In today’s market of employee benefits, there are still multiple vehicles in which you can provide employer sponsored health insurance. The group health insurance industry both here in Indiana and the rest of the country have been impacted by the Affordable Care Act. There has been some positives impacts and some negative. For now, we still have a variety of options for any company to look at.
The first option and still the most common option, is a fully insured group health plan. Under this arrangement, there is a total premium and that is all the company & employees are responsible for. Under the ACA, there is no more underwriting for companies that have less than 50 employees here in Indiana. The rates are determined by the age of employees, geographical location of the company, type of plan design, and which carrier you use. Your company can be extremely healthy and will pay the same as a group that is unhealthy. There is still some competition in the small group fully insured market. The amount of companies offering small group products for Indiana, is less than 5.
If your company has over 50 employees, even if the majority of them are part time, you are eligible for underwriting. A group then must answer medical questions on their employee applications or pull claims data. Then the insurance carrier will underwrite the risk of your employees. Once risk is assessed, then a risk factor will be determined and that will impact your premiums. This can be a good thing for groups that have low risk, but a negative thing for groups with high risk. The other issue is it can take time for employees to complete applications when they are answering medical questions.
Partial Self Funded plans/ Level funded plans
When the ACA was passed, the insurance industry was concerned about guaranteed issues impacts on the small group market. The low risk groups will have a significant premium increase under an ACA plan. The industries answer has been partial self funded products that look and feel like a fully insured plan. Also called level funded. These plans are self funded so they do not have to comply with all the rules of the ACA. This opens the door to underwriting a small group, which can lead to a lower costing plan. The other potential benefit is a potential claims refund. On a self funded plan, underwriters will project what your expected claims are going to be. Then on the level plan, a portion of the monthly cost will go towards funding those claims. If your claims for the year are less than expected, then you may get a claims refund back. This approach can be very successful with groups that that have large dependent participation. The premiums dollars for family coverage can add up quick, which will add to your claims fund, which creates the potential for refunds. A company that has a culture of health and wellness should also entertain this arrangement.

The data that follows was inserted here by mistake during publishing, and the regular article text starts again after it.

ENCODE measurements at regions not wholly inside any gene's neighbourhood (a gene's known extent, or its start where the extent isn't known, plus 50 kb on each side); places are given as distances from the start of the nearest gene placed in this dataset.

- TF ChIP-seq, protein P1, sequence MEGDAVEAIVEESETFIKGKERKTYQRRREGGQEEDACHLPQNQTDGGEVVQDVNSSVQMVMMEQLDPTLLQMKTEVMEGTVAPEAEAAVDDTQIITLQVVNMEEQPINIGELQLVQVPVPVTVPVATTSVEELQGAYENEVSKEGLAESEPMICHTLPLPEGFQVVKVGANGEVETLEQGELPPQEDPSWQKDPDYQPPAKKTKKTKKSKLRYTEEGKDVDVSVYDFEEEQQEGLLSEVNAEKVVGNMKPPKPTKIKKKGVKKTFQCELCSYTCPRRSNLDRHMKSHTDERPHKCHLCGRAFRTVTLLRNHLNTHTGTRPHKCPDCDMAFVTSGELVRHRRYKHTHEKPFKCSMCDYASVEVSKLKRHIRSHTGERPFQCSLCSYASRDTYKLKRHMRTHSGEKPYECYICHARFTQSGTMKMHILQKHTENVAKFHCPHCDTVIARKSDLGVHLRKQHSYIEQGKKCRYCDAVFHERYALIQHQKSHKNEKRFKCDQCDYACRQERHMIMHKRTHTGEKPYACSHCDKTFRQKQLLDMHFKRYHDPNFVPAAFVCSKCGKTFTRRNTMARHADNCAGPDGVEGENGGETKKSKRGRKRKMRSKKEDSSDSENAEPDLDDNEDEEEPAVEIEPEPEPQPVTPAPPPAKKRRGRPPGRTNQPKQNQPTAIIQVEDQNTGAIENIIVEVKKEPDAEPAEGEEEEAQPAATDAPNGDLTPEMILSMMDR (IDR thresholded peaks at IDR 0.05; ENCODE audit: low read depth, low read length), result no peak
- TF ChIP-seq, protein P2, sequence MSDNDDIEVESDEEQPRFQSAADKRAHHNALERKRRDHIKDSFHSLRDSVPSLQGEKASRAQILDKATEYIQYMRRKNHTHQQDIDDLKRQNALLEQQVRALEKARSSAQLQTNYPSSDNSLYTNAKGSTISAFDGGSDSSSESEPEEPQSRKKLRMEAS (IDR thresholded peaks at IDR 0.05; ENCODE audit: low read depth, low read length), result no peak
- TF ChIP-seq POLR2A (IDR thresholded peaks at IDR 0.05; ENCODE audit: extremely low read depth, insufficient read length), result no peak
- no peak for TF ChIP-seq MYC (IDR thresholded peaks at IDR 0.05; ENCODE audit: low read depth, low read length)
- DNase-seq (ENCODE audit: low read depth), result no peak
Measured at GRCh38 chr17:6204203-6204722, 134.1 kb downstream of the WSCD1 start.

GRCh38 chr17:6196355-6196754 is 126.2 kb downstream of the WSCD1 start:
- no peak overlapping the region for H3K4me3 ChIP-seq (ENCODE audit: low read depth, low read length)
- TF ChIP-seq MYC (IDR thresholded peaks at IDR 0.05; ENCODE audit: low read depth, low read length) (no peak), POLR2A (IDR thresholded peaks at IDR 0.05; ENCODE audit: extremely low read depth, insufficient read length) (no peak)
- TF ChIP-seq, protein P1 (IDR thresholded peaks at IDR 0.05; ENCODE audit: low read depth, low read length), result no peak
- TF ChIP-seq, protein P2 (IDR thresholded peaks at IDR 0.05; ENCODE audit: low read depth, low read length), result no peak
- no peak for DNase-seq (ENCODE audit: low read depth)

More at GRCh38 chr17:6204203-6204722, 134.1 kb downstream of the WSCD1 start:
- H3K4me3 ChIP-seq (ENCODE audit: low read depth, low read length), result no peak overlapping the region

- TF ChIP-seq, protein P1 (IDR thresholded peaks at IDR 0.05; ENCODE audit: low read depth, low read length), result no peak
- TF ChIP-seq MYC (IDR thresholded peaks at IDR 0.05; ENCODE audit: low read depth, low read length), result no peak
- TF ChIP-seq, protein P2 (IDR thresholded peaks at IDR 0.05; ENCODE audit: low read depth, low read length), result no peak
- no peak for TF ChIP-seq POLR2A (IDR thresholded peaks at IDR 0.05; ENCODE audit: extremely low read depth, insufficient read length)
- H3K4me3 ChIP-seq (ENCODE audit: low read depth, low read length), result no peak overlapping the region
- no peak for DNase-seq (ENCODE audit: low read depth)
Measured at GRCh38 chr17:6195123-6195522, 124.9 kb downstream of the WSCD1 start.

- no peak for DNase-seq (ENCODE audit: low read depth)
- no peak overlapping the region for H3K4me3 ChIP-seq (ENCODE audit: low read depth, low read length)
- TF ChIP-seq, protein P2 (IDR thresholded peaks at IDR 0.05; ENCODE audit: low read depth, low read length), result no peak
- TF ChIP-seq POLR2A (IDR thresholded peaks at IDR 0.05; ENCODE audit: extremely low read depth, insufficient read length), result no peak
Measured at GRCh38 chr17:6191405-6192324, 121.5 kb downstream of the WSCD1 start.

One important aspect of the claims funds is what is called specific stop loss insurance. It means exactly what it sounds like, STOP THE LOSSES. On the level funded plan, you may have options on specific stop losses for each member of your plan. An example, the 1st $15K in claims comes out of the claims fund, then after that, the reinsurance pays the rest. If you have $100K in your claims fund, now you have $85K. The specific stop loss, is one of the most important aspects of the level funded insurance contract.
Claims fund refund
Every carrier treats the refund a bit different. Some carriers will give 100% of the refund back, others up to 2/3rds and some even less. These are the details that have to be address when entertaining this insurance plan.
Indiana has more carrier competition in the level funded market, than in the fully insured market. The reason for this is because of underwriting. The carriers are able to assess risk and decline to accept the risk. The approach is sophisticated so you should have a broker that you can trust.
Preferred Employer Organizations (PEO) is the another option for the group health insurance. This is a co arrangement with your company and a company that will take over all aspects of HR and accounting. Under this arrangement, your company agrees to list your employees under a larger group and lease them back to your company. By joining the larger group, this can create insurance premium reductions, Shifting HR responsibility, limiting risk for compliance along with having access to a larger benefit offering.
The PEO is not a new concept by any means, but the health insurance companies started to embrace that model after the ACA was put in place. Again this option creates the ability to underwriting the group health insurance, which can create savings. Another positive aspect of the PEO is shifting all reporting and compliance to the PEO company. This has been a popular idea as we fully understand the scope of the ACA reporting requirements.
For Indiana, we have a handful of PEO plans variable. Some of the PEO companies have even embraced the broker community for distribution channels. Not all PEO’s are the same. We have national PEO’s and then we have local PEO’s. There are benefits to both of them. One thing is certain you want to make sure the PEO you are looking at is taking on all the liability of the ACA reporting. So far we have only found one PEO that will do that.